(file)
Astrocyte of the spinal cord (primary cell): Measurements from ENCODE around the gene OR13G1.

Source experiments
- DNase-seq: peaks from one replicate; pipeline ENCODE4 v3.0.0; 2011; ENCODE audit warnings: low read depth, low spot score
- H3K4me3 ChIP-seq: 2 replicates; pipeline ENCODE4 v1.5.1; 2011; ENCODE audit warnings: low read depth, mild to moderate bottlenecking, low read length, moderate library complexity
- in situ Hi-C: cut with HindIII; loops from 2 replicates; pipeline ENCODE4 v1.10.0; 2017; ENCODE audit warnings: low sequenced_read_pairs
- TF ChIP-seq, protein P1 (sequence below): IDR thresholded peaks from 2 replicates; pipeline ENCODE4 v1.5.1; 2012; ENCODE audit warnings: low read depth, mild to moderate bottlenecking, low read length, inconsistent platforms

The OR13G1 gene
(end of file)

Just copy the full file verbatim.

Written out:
Astrocyte of the spinal cord (primary cell): Measurements from ENCODE around the gene OR13G1.

Source experiments
- DNase-seq: peaks from one replicate; pipeline ENCODE4 v3.0.0; 2011; ENCODE audit warnings: low read depth, low spot score
- H3K4me3 ChIP-seq: 2 replicates; pipeline ENCODE4 v1.5.1; 2011; ENCODE audit warnings: low read depth, mild to moderate bottlenecking, low read length, moderate library complexity
- in situ Hi-C: cut with HindIII; loops from 2 replicates; pipeline ENCODE4 v1.10.0; 2017; ENCODE audit warnings: low sequenced_read_pairs
- TF ChIP-seq, protein P1 (sequence below): IDR thresholded peaks from 2 replicates; pipeline ENCODE4 v1.5.1; 2012; ENCODE audit warnings: low read depth, mild to moderate bottlenecking, low read length, inconsistent platforms

The OR13G1 gene